Contribution of Monirath Siv, CEO and founder of Teach of Cambodia
The CEO and founder of Teach For Cambodia, a local organisation seeking to build leaders and advocates for educational equity and excellence, Monirath Siv has dedicated his professional life to education. He served as a secondary science teacher with Teach For America and has a master’s degree in education from the University of Pennsylvania.
Sound macroeconomic policy has allowed Cambodia to achieve strong economic growth over the past two decades. In 2016, Cambodia graduated from low-income to lower-middle-income status. Our economic outlook is likely to remain robust with the Asian Development Bank forecasting GDP growth to continue at 7.1%. Looking forward, our goal is to become a middle-income country by 2030. To achieve this, we need leaders at all levels to stay focused on accelerating the implementation of reforms that enhance productivity and increase the capacity of our human capital.
For sustaining growth over the medium- to long-term, Cambodia must prioritise economic diversifcation, industrialisation, increased productivity and competitiveness. According to the World Economic Forum’s Global Competitiveness Index (GCI) Report 2016-2017, Cambodia ranked 89 of 187 countries, but showed the largest GCI improvement since 2007 among Asian nations. Cambodia’s four critical drivers of competitiveness were identifed as institutions, infrastructure, health and primary education. Yet, our “mean years” of schooling remain at only 4.4 years as of 2014. Given that Cambodia has the youngest population in Asia with a median age of 23.8, improving educational outcomes at all levels is fundamental to our future growth.
The ASEAN Economic Community (AEC) and broader regional integration offer big opportunities and challenges for Cambodia. The AEC will increase intra-ASEAN trade, investment and development cooperation. There will also be freer movement of some skilled labour across ASEAN. Cambodia must prepare to be much more competitive and address the skills gap or it will be at a disadvantage in this new economic reality.
Our current Minister for Education has championed a number of reforms, including teacher recruitment and training, and developing a new generation of public schools. His success in eliminating widespread cheating and corruption in the national exams symbolises his commitment to improving educational outcomes.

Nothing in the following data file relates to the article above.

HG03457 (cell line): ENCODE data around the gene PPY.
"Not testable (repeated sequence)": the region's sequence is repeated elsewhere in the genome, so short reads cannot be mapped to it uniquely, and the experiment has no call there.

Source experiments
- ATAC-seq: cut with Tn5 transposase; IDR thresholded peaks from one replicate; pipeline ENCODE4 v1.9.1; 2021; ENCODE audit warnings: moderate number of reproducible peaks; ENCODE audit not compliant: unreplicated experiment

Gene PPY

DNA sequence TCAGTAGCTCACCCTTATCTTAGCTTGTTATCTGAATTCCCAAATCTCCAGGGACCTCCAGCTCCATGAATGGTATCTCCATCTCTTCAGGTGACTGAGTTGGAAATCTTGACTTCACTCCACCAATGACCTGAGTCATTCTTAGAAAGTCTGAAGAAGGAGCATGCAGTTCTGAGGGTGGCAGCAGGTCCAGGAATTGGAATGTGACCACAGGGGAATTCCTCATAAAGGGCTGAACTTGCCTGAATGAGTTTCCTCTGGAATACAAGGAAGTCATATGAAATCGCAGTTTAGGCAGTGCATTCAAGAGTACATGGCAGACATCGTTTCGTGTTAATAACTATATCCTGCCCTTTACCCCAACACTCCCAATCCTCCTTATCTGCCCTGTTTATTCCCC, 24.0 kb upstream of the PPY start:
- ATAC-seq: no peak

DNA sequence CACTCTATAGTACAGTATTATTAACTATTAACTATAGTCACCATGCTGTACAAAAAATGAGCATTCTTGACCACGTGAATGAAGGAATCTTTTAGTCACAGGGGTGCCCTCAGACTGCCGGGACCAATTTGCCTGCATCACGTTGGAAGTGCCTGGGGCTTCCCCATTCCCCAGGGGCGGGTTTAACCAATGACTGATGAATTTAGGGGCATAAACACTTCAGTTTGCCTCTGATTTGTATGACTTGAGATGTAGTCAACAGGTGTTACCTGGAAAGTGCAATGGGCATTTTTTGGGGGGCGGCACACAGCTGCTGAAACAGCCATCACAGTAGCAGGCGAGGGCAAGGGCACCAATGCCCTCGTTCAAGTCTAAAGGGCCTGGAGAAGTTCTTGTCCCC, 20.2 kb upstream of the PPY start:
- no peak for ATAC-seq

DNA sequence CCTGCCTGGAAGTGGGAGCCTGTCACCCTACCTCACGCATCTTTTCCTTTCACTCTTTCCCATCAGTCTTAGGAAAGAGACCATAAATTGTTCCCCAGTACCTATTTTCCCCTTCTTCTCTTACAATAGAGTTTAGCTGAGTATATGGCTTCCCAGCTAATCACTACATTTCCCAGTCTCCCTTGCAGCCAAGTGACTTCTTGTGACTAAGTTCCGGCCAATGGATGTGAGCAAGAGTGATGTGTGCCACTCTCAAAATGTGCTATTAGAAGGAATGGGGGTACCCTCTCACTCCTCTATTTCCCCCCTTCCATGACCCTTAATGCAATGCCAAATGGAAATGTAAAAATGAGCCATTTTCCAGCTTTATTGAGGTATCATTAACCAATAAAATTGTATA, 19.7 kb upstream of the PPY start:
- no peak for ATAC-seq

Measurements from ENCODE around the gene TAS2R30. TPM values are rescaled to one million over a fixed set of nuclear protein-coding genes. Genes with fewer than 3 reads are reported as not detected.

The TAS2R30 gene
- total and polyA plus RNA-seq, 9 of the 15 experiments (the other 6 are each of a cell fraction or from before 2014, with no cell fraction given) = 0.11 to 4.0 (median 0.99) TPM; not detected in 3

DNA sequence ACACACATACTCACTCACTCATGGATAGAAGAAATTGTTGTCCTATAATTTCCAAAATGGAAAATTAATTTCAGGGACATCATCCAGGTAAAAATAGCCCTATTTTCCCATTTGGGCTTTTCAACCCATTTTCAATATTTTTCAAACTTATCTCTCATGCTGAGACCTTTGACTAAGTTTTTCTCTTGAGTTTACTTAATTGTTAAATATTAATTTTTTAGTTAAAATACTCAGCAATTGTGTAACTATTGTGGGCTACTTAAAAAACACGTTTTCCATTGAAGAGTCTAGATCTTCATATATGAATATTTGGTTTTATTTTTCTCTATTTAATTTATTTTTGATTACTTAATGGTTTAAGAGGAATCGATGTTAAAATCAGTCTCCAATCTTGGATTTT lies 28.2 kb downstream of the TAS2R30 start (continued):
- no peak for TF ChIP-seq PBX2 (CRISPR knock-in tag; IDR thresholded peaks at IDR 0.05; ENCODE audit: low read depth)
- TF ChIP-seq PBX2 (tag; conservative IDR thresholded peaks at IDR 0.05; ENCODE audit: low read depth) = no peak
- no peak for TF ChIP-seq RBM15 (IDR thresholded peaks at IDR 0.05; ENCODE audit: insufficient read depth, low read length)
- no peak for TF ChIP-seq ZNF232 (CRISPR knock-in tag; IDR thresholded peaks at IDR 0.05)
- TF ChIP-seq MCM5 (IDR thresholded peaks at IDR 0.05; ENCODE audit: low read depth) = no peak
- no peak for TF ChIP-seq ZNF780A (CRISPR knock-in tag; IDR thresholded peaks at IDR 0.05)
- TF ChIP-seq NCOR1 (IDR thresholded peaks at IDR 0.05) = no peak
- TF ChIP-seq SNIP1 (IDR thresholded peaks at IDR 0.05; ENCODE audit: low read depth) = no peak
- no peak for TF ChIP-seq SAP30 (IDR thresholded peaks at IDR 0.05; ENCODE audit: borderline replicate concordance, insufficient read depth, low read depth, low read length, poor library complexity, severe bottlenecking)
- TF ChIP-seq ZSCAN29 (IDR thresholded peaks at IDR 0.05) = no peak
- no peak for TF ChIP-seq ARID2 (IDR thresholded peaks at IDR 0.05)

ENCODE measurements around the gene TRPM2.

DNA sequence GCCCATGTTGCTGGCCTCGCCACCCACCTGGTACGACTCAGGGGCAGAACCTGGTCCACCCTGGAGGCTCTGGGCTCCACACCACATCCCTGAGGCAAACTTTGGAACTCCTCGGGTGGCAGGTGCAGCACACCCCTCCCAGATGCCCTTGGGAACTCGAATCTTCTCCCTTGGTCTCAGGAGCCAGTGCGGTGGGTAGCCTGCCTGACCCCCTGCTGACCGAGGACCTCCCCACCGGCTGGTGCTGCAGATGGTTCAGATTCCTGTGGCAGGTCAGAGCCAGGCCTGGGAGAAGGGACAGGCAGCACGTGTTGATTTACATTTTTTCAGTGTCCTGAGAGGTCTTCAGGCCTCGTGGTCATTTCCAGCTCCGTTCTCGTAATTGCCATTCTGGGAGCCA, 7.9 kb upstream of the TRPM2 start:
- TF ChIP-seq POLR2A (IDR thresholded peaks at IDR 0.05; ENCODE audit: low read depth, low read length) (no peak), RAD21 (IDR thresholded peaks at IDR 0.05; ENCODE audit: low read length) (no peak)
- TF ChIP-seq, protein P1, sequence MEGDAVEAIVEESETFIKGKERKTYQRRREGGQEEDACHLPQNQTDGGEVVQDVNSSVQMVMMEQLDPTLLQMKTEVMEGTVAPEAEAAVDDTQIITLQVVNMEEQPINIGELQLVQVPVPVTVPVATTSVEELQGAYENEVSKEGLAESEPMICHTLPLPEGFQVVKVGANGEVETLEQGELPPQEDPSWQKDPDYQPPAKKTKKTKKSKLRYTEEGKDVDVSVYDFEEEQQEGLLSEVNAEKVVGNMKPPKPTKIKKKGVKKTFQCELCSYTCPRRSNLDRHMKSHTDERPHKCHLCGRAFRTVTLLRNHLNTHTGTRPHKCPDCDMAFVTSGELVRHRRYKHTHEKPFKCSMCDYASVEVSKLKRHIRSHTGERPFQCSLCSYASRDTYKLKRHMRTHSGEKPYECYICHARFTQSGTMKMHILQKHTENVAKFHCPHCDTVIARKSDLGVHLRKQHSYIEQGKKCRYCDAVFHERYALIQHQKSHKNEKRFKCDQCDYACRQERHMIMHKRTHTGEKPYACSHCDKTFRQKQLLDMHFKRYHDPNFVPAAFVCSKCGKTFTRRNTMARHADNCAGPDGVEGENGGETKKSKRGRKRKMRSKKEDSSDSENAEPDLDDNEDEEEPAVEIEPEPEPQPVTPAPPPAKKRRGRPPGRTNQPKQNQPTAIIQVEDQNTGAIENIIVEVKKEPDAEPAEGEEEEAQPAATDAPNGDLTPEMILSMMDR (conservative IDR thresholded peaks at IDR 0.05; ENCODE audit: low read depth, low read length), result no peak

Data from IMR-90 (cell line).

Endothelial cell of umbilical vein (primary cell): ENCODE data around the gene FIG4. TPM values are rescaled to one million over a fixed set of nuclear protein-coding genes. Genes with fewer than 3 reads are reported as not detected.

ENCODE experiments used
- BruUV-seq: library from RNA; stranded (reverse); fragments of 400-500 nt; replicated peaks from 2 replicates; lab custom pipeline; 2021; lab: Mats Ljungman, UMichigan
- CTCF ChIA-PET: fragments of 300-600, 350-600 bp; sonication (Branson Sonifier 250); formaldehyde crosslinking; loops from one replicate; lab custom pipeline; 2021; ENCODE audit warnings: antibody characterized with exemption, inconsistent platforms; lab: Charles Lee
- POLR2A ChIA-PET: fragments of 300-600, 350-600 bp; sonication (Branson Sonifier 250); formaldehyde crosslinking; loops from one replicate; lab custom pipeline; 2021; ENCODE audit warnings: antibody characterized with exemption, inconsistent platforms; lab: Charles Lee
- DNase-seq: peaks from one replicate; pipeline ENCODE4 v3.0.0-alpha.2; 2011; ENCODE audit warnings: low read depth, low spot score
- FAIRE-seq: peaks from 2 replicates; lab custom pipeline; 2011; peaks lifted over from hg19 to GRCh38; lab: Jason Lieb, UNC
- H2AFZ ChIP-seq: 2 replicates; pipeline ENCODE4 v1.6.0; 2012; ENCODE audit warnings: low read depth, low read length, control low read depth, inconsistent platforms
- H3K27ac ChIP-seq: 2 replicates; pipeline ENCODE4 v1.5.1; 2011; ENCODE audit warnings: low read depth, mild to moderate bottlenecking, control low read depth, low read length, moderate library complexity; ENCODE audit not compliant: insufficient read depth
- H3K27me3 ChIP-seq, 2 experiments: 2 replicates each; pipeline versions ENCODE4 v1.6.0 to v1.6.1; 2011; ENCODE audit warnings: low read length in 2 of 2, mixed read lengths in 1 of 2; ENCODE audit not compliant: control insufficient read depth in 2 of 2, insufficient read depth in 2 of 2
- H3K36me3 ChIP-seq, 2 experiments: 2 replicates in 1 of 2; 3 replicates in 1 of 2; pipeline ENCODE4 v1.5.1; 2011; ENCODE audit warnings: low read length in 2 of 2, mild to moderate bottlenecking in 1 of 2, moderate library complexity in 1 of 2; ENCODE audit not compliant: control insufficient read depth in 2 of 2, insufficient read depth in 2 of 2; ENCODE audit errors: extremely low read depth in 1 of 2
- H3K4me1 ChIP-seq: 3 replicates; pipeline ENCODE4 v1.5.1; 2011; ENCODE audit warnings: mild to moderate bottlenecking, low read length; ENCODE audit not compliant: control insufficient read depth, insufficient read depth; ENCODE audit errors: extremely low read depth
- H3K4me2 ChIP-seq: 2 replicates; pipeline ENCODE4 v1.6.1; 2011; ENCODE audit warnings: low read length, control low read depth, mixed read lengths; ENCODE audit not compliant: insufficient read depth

How can Cambodia maximise the opportunity to become more competitive and advance education reform priorities? An intentional approach to developing local leaders across all levels and areas impacting education—including schools, government, technology and social entrepreneurship—is needed. A welleducated and trained workforce equipped with relevant 21st century skills—communication, collaboration, critical thinking and creativity—has the potential to accelerate progress in our country. A 2010 McKinsey & Company report analysed 20 education systems and found that “leadership is essential not only in sparking reform but in sustaining it” and that “improving systems actively cultivates the next generation of system leaders, ensuring a smooth transition of leadership and the longer-term continuity in reform goals.”
One effective place to develop local leaders is in the classroom where the needs start. Currently, four ASEAN member states (Malaysia, the Philippines, Thailand and Vietnam) are enlisting a diverse pool of their nation’s future leaders—outstanding graduates and young professionals—into a public-private partnership programme that places leaders to teach in high-needs classrooms for an initial two years to learn and develop at the grassroots level, fostering them to become longterm leaders and advocates for education. In the past three years, I’ve worked with the Education Ministry and the private sector to adapt this model for our national context and will soon launch and grow this programme in Cambodia. I am also engaging regionally with these programme leaders and the ASEAN Secretariat with the goal to share, cooperate, learn, and build a regional identity, especially among a new generation of leaders.
As a former teacher with Teach For America, I know that teaching successfully in a troubled community can build the foundation for lifetime leadership and advocacy. Experiences gained can improve the education system and help the country reach its social and economic aspirations.